Blog Directory CineVerse: Meet the father of Scrooge

Meet the father of Scrooge

Friday, January 1, 2021

Who really invented Christmas? While the obvious answer is Christ and his followers, our contemporary and secular vision of the holiday was certainly influenced by numerous individuals and forces, not the least of whom was Charles Dickens, author of A Christmas Carol and conjurer of one of the most unforgettable characters in English literature: Ebenezer Scrooge. Our CineVerse group unwrapped a fresh gift of a film last week, The Man Who Invented Christmas, which explores the author’s life and the factors that inspired the creation of this classic Yuletide tale. Here’s a recap of our discussion (to listen to a recording of that group conversation, click here):

What did you find unusual, unforeseen, striking, or significant about this film?

  • It turned Charles Dickens the man into a fascinating figure. This Dickens is relatable to modern audiences in how he is challenged and stressed on multiple fronts, despite his literary talents. Dickens struggles with financial issues, family conflicts, and work-related pressures, as many of us do.
  • It provides an intimate depiction of what’s involved in the writing process – how characters can inhabit the writer’s mind, how authors struggle with writer's block, and the degree to which new and familiar faces can inspire the path of creativity. The filmmakers take an otherwise mundane and straightforward narrative and infuse it with color, humor, and vibrancy by envisioning a dialogue between Dickens and the fictional characters he’s giving life to.
  • As with many biopics and films based on “the true story behind the story,” this picture plays loose and fast with the facts. The movie is a somewhat liberal adaptation of the author’s true life and the circumstances and people that may have truly inspired him to write A Christmas Carol.
    • Actor Dan Stevens said in an interview: “Frankly, whether it’s historically accurate I’m not that concerned about. I was interested in that moment of the creative process, watching a great man struggle – to me, that's dramatically and comedically interesting. Certainly, I was keen not to play Dickens as a bearded old sage.”
  • The title seems deceptive and leaves unresolved questions by the end of the film. If Dickens truly is the man who invented our modern version of Christmas, which is highly debatable, how exactly and to what degree did he and his story influence the way we celebrate Christmas? He certainly wasn’t most or solely responsible for shaping our contemporary vision of the holiday: Clement Clarke Moore wrote ‘Twas the Night Before Christmas earlier, in 1823; Prince Albert is credited with bringing German Christmas trees and evergreens to England after wedding Queen Victoria in 1840; and big corporations have played a major part in the commercialization and iconography of Christmas (Coca-Cola’s depiction of Santa Claus in the 1930s was a major influence on the way we picture Santa today).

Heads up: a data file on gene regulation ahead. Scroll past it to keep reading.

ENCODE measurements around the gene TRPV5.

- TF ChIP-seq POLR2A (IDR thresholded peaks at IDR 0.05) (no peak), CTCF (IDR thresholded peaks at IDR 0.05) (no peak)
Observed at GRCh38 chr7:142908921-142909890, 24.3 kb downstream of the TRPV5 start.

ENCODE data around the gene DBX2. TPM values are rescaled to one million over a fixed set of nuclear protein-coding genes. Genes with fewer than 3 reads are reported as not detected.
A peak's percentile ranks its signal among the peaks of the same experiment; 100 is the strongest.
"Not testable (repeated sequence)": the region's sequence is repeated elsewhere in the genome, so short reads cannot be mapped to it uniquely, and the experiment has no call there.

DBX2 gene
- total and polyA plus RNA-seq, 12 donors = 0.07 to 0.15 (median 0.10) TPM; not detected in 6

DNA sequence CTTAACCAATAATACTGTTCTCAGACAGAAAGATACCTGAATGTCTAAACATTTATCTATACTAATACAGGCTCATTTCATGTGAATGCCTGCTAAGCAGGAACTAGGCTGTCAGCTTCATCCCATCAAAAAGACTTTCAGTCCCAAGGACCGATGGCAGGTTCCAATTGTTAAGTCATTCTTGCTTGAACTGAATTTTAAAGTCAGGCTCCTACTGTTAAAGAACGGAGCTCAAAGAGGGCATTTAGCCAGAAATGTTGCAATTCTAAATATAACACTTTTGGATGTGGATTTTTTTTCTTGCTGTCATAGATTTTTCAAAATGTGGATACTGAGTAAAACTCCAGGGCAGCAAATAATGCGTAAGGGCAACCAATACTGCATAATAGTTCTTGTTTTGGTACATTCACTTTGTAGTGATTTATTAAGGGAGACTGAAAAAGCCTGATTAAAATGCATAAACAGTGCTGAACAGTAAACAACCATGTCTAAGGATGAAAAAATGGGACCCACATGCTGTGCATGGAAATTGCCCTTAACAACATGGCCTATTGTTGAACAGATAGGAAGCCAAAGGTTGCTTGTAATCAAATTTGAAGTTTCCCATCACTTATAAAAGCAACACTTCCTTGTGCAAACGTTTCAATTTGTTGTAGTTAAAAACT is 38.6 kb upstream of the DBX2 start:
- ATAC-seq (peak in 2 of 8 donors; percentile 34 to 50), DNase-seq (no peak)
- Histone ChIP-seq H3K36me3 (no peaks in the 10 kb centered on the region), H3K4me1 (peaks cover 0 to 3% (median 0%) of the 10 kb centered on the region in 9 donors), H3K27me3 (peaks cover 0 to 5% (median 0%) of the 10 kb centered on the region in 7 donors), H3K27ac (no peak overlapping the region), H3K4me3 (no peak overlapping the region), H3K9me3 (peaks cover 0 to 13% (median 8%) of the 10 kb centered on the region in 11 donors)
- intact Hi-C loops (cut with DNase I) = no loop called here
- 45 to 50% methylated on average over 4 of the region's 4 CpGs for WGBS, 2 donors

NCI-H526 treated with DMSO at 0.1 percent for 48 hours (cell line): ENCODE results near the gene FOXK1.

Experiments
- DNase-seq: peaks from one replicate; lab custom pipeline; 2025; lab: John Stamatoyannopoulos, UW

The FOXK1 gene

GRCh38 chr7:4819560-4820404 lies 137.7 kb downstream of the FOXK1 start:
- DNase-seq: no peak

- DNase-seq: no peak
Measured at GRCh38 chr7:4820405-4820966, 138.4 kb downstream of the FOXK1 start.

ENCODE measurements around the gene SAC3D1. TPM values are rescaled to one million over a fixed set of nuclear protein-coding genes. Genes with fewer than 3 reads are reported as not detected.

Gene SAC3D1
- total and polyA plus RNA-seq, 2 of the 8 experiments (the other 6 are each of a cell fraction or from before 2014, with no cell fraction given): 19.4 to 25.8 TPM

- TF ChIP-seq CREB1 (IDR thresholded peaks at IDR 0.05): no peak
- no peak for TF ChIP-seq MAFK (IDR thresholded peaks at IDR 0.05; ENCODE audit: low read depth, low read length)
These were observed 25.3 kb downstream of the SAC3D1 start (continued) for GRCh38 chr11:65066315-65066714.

Themes crafted into The Man Who Invented Christmas

  • Write/create what you know. This version of Dickens is inspired by everyday people around him who serve as precursors or models for the characters in his story. We also see how Dickens is a generous, kind, and attentive figure but can quickly change, acting cruelly, selfishly, and with little regard for those close to him.
  • Ghosts of the past can either haunt us or inspire us to rise above – it’s up to us to choose. We see how Dickens as a child was forced to labor in a workhouse after his father was taken away from him and imprisoned. Dickens is besieged by these visions in his nightmares, but he also summons inner strength from these recollections, which he uses to reconcile with his father and, presumably, with his past.
  • Every person is capable of redemption. Dickens demonstrates this by writing the character of Scrooge, who ultimately chooses to make amends by the end of his story. The same is true of Dickens himself, who, despite his many flaws and negative character traits, is a better man by the end of this story, having patched up matters with his father and his wife, rehired the dismissed housekeeper, and impressed those around him who previously doubted his abilities.

Other movies that come to mind after watching this one

  • The Wizard of Oz
  • Professor Marston and the Wonder Women
  • Mary Shelley
  • Goodbye Christopher Robin
  • Saving Mr. Banks
  • Rebel in the Rye
  • Tolkien
  • Finding Neverland

Other films directed by Bharat Nailuri

  • Miss Pettigrew Lives for a Day
  • Spooks: The Greater Good
  • Killing Time

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